The link #2 ... July 2001
The tax team of the Civil Code Section of the Department of Justice of Canada is pleased to keep you posted on the most recent harmonization developments.
Income Tax Amendments Act, 2000: Bill C-22
The Income Tax Amendments Act, 2000 (C-22) was passed before the House of Commons on June 14th 2001 and became Chapter 17 of the Statutes of Canada (2001). This bill contains some harmonization amendments in its first part while Part 2 deals exclusively with harmonization with the Civil Code of Quebec of the following concepts: hypothec, liquidator of a succession, and co-ownership. Similar harmonization amendments were made to the Excise Act in Bill S-23. As of June 15th 2001, this Bill was passed by the Senate prior to the summer recess and has received a first reading in the House of Commons.
The Department of Justice of Canada will publish bijural records in which the harmonization amendments to federal legislation will be explained. These records, covering chapters 4 (Harmonization Act No.1) and 17 (Income Tax Amendments Act, 2001), S.C. 2001, will help the reader in identifying civil law and common law terminology in both official languages. These reference documents will be useful in interpreting bilingual and bijural enactments. They will be published on the Department's web site.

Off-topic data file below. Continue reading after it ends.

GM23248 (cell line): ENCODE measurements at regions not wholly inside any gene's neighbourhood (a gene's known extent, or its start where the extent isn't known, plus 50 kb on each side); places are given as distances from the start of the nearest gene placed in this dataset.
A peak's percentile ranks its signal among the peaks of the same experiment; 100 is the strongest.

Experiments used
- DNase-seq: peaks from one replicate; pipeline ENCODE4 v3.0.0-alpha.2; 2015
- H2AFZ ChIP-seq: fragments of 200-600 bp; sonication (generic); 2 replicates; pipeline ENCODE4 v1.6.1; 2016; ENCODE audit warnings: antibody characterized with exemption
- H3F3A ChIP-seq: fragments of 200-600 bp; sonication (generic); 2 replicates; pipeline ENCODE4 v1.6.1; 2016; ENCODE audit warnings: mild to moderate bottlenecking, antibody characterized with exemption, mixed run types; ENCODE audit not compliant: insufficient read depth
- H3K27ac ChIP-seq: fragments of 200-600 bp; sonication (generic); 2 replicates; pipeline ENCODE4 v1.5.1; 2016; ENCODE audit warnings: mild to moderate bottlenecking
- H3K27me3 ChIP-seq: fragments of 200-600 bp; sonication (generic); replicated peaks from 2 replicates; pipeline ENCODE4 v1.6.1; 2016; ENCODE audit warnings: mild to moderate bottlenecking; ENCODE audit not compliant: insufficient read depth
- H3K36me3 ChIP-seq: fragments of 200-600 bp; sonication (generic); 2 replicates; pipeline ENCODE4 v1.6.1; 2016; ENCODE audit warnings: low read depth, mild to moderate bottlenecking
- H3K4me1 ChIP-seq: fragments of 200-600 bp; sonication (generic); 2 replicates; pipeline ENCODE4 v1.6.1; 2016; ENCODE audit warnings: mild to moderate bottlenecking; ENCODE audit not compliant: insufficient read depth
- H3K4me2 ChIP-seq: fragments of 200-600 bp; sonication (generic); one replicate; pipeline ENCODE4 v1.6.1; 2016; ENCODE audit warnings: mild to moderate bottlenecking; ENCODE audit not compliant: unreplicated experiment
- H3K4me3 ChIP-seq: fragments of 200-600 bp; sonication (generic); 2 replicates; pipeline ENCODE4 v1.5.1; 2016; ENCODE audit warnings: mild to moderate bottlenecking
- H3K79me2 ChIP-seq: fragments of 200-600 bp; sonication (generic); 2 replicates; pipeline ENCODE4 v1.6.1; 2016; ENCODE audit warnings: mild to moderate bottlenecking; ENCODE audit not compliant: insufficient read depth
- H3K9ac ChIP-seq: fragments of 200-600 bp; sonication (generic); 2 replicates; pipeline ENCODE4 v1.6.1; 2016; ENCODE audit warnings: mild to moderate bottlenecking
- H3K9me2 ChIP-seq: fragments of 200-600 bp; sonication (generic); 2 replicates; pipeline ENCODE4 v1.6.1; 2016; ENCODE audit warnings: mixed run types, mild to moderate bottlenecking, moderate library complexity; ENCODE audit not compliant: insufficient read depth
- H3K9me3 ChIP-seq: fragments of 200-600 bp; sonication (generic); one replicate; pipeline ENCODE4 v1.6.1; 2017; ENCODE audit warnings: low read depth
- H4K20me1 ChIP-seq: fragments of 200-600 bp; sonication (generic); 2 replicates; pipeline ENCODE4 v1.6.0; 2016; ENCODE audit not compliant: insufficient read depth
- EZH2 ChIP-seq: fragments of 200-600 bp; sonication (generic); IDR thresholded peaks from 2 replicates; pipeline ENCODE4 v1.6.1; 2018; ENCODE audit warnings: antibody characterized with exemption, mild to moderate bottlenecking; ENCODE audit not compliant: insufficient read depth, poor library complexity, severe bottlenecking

The St-Hilaire Case
This case dealt with Mrs. St-Hilaire's rights, as a surviving spouse, to certain benefits under the federal government's pension plan. Mrs. St-Hilaire claimed these benefits after having lethally stabbed ("piqué" according to her own words) her spouse. She pleaded guilty to a reduced charge of manslaughter. The Treasury Board refused her claim for benefits on the grounds of the common law rule that no one can benefit from his/her crime. Mrs. St-Hilaire argued that the common law rule did not apply to her since the events had taken place in the province of Quebec.
The Honorable Justice Décary analyses the rules pertaining to the interaction between federal law (public or private) and provincial private law as well as the suppletive rules to be applied when the federal legislation is silent.
A copy of the original French version is attached; the English translation is not yet available.
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